Some small advances for walking/bicycling in the federal Energy Bill

The recent federal Energy Bill (full text here) was to include a suite of conservation measures. The Bicycle Commuter Act, which would have allowed employers to give tax-free subsidies to bicycle commuters similar to those they can now give to carpoolers and transit riders, was part of this proposal.

Unfortunately the entire suite of conservation measures was stripped from the bill at the last minute, by a vote of 59-41 in the Senate (60 votes required to pass).

Some small but important measures did make it into the final version of the bill that was signed by the President Bush:

  • Sec. 1131--Increased federation share for CMAQ

    -- states, at their discretion, can now increase federal share of CMAQ projects from the current 80 percent to 100 percent.

  • Sec. 1132--Distribution of rescissions

    -- state DOTs are now supposed to take any rescissions from all funded programs proportionally. In the past some states have taken rescissions disproportionately from bicycle & pedestrian programs.

  • Sec. 1133--Complete Streets

    -- Sense of Congress to include "Complete Streets" design when constructing new roads or rehabilitating existing ones.
The Complete Streets proposal is particularly important, especially since MoBikeFed and our allies are preparing a Complete Streets bill to introduce in the Missouri General Assembly.

The federal Complete Streets bill is only a "sense of Congress" and so not binding--but it does give an indication of the way the winds might blow when the Complete Streets Amendment is introduced again in the next federal transportation bill.

And it does support our position--that we need to start building Complete Streets now.

Full text of the relevant sections from H.R 6:


Section 120(c) of title 23, United States Code, is amended--

(1) in the subsection heading by striking `for Certain Safety Projects';

(2) by striking `The Federal share' and inserting the following:

`(1) CERTAIN SAFETY PROJECTS- The Federal share'; and

(3) by adding at the end the following:

`(2) CMAQ PROJECTS- The Federal share payable on account of a project or program carried out under section 149 with funds obligated in fiscal year 2008 or 2009, or both, shall be not less than 80 percent and, at the discretion of the State, may be up to 100 percent of the cost thereof.'.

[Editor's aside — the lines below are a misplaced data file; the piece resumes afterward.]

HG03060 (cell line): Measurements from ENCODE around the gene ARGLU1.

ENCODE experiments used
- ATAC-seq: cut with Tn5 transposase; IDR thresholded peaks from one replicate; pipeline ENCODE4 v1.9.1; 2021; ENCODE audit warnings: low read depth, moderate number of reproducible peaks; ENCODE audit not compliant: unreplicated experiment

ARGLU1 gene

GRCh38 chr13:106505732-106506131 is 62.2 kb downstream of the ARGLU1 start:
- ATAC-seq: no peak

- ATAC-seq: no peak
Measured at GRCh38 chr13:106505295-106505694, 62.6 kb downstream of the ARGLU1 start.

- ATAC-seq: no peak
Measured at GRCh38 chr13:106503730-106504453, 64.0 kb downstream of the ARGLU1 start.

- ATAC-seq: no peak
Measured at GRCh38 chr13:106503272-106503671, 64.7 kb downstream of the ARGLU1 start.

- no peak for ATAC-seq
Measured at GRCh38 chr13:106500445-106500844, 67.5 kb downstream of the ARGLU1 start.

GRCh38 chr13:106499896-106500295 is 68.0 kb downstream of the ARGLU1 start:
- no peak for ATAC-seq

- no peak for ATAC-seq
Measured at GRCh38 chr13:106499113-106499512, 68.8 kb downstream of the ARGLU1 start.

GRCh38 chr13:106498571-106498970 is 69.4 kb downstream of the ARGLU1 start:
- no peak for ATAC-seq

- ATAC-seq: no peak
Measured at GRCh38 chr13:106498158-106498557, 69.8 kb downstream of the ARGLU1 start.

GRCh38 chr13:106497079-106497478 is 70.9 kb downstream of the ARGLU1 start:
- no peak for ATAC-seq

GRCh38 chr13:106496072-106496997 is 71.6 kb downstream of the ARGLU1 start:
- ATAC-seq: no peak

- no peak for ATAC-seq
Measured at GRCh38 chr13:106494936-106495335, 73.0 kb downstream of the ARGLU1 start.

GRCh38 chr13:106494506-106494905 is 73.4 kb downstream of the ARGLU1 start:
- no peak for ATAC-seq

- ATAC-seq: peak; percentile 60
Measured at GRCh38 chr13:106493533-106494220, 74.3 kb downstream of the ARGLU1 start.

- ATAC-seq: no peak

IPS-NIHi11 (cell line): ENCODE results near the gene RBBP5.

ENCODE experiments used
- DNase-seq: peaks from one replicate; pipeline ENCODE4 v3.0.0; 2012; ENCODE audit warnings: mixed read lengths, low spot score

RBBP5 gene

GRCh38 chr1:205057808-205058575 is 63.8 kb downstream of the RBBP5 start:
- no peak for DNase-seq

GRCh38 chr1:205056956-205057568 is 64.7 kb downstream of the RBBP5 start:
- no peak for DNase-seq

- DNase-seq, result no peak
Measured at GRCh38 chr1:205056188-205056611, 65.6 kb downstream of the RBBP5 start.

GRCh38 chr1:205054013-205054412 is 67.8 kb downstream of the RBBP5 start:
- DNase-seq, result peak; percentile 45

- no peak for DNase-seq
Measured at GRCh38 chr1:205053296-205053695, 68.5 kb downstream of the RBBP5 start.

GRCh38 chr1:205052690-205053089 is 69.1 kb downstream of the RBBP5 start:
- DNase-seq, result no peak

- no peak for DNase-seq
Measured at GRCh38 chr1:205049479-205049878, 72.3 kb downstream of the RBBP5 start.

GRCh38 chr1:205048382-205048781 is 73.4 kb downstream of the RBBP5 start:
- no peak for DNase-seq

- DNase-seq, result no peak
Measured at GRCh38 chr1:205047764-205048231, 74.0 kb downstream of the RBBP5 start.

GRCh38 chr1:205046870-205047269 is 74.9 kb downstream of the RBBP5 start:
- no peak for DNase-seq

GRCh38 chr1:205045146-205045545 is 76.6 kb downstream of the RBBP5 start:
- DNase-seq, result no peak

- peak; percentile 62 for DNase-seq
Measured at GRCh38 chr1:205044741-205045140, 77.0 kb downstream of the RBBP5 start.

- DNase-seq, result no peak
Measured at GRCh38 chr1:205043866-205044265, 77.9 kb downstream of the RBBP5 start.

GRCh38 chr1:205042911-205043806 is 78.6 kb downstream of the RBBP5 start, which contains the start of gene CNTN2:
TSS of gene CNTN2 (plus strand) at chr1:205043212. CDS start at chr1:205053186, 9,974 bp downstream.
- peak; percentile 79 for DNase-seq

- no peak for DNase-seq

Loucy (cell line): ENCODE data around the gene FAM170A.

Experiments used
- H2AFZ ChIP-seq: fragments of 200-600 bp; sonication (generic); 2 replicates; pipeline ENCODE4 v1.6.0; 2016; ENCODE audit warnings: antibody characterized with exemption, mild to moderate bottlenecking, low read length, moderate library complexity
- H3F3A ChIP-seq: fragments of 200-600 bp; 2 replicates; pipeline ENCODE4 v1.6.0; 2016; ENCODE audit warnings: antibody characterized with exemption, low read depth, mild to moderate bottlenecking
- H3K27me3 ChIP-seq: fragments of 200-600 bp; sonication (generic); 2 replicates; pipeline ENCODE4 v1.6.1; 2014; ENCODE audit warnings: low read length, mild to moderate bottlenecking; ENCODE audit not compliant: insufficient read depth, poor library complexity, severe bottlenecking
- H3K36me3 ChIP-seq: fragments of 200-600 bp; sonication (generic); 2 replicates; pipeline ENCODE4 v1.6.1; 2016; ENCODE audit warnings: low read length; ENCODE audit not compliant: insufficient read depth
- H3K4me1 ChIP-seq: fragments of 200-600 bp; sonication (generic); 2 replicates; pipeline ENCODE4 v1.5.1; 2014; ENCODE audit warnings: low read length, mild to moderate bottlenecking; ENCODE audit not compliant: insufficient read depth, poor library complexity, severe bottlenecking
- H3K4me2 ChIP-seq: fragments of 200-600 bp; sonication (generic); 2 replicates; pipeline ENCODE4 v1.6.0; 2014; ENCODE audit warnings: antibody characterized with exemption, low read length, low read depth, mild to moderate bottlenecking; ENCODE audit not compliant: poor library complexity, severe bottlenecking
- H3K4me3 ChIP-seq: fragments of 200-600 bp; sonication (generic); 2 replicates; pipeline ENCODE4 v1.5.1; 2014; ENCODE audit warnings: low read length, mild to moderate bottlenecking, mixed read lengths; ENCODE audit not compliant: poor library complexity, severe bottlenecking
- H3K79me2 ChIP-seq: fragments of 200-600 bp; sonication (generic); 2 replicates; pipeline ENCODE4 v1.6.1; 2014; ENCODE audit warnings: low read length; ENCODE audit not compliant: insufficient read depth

(a) In General- Any unobligated balances of amounts that are appropriated from the Highway Trust Fund for a fiscal year, and apportioned under chapter 1 of title 23, United States Code, before, on, or after the date of enactment of this Act and that are rescinded in fiscal year 2008 or fiscal year 2009 shall be distributed by the Secretary of Transportation within each State (as defined in section 101 of such title) among all programs for which funds are apportioned under such chapter for such fiscal year, to the extent sufficient funds remain available for obligation, in the ratio that the amount of funds apportioned for each program under such chapter for such fiscal year, bears to the amount of funds apportioned for all such programs under such chapter for such fiscal year.

(b) Adjustments- A State may make adjustments to the distribution of a rescission within the State for a fiscal year under subsection (a) by transferring the amounts to be rescinded among the programs for which funds are apportioned under chapter 1 of title 23, United States Code, for such fiscal year, except that in making such adjustments the State may not rescind from any such program more than 110 percent of the funds to be rescinded from the program for the fiscal year as determined by the Secretary of Transportation under subsection (a).

(c) Treatment of Transportation Enhancement Set-Aside and Funds Suballocated to Substate Areas- Funds set aside under sections 133(d)(2) and 133(d)(3) of title 23, United States Code, shall be treated as being apportioned under chapter 1 of such title for purposes of subsection (a).


It is the sense of Congress that in constructing new roadways or rehabilitating existing facilities, State and local governments should consider policies designed to accommodate all users, including motorists, pedestrians, cyclists, transit riders, and people of all ages and abilities, in order to--

(1) serve all surface transportation users by creating a more interconnected and intermodal system;

(2) create more viable transportation options; and

(3) facilitate the use of environmentally friendly options, such as public transportation, walking, and bicycling.